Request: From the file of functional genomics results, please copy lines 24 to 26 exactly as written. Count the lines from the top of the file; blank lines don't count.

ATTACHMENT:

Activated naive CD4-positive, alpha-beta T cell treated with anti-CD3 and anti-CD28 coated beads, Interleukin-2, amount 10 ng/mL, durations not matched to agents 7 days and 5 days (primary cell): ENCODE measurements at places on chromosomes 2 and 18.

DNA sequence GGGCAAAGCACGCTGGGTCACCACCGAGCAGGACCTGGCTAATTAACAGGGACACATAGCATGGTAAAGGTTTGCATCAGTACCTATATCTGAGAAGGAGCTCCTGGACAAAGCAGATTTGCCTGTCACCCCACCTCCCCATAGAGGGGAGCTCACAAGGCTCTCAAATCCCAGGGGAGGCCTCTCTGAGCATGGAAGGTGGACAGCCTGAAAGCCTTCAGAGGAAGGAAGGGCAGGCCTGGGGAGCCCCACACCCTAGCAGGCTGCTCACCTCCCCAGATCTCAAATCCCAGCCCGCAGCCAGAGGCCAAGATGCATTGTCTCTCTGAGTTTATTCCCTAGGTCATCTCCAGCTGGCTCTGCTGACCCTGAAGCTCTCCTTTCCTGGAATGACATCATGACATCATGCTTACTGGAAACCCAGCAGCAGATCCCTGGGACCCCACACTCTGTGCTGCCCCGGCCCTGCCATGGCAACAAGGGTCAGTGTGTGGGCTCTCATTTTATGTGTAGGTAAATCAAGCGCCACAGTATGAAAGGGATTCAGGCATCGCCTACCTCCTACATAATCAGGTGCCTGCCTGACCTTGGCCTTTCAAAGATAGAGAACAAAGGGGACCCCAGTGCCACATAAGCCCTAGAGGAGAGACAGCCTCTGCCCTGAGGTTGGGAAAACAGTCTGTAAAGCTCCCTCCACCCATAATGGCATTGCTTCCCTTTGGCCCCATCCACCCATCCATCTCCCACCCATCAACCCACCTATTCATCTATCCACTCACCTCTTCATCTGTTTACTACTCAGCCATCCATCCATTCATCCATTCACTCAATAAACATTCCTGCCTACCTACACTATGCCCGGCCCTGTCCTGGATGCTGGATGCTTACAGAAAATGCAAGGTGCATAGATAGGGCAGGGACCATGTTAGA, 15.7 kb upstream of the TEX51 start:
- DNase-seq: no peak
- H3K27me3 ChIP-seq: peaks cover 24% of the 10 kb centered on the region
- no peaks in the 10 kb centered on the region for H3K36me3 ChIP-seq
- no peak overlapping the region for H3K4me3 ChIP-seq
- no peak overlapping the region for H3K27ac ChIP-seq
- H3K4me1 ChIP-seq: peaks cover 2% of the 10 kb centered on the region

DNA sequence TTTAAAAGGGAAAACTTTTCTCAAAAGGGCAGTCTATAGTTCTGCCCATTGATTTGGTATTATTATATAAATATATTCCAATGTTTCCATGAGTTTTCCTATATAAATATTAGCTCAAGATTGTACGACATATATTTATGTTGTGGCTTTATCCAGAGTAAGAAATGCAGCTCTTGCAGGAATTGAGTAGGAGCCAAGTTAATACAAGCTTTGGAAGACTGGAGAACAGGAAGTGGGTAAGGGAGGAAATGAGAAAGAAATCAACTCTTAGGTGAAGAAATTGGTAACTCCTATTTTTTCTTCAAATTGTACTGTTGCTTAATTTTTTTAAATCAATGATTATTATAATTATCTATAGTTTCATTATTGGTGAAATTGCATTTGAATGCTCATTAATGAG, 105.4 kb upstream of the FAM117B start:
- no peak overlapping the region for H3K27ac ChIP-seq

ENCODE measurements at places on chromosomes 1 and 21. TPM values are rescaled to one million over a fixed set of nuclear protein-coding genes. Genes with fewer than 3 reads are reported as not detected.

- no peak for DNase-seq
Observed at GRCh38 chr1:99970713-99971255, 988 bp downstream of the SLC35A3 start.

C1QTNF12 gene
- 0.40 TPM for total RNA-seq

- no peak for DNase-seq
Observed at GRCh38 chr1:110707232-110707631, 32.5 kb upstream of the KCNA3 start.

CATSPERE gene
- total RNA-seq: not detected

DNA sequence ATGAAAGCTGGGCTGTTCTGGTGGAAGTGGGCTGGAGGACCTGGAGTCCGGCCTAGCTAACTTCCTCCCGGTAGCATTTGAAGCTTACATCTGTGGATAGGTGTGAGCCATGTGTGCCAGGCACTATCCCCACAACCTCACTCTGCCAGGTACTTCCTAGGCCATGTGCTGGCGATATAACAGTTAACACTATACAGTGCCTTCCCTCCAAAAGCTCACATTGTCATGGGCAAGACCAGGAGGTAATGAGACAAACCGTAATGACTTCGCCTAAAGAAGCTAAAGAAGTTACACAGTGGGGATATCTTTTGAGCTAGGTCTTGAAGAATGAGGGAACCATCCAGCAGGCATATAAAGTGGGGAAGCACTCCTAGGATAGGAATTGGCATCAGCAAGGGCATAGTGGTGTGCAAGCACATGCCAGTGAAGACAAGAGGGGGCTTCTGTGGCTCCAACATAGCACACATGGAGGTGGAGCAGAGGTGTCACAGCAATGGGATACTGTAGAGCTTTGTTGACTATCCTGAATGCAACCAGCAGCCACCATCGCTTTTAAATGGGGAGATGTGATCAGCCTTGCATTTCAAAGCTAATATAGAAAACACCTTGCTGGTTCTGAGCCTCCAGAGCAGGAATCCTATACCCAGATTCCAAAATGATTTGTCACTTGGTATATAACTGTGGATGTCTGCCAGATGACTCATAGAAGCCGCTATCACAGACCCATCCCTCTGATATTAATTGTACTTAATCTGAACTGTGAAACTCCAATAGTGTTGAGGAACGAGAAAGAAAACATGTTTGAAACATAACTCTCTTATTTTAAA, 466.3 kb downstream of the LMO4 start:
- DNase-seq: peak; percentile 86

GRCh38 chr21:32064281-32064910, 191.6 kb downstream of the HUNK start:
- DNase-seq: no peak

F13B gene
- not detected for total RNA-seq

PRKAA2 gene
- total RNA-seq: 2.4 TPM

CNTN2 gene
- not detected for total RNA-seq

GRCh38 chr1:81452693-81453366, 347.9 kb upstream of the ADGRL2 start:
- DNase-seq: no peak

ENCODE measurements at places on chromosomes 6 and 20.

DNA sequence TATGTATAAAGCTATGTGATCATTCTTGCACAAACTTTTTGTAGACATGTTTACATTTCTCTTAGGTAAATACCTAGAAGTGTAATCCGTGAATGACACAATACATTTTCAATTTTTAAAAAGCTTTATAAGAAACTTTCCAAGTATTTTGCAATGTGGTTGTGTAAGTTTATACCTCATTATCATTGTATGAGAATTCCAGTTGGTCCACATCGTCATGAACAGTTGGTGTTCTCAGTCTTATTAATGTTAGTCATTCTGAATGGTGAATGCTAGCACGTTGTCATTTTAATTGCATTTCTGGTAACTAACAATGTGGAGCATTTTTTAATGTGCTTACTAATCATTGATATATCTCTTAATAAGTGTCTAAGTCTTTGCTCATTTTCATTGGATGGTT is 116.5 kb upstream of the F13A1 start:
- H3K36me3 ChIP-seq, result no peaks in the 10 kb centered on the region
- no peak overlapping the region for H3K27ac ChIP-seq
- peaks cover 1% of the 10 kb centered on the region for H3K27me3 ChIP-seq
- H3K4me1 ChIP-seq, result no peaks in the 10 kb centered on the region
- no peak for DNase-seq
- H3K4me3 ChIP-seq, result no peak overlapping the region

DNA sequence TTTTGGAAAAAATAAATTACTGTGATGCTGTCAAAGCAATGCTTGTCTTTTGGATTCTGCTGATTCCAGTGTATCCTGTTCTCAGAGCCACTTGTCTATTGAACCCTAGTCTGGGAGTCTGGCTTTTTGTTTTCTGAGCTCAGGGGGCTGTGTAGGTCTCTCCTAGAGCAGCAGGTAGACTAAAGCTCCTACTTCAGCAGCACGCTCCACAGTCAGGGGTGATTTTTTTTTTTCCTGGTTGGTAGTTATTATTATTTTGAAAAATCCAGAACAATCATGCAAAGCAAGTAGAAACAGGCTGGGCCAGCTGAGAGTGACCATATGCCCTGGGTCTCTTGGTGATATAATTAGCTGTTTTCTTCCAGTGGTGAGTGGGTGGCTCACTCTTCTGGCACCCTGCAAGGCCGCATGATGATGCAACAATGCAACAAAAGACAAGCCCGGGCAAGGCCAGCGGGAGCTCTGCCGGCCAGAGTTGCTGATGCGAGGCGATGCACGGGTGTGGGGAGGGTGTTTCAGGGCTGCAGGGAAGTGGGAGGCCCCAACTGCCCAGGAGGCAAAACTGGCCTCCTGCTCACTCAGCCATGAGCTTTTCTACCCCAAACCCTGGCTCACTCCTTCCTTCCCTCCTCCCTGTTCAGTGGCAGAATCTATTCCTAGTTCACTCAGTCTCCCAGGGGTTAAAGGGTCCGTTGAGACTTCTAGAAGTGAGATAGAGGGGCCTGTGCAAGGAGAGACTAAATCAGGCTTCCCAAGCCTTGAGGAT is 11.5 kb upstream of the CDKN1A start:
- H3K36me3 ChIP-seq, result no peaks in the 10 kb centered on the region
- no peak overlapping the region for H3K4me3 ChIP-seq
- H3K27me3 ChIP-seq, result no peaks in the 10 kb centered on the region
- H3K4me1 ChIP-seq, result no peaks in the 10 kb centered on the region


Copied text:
F13B gene
- not detected for total RNA-seq

PRKAA2 gene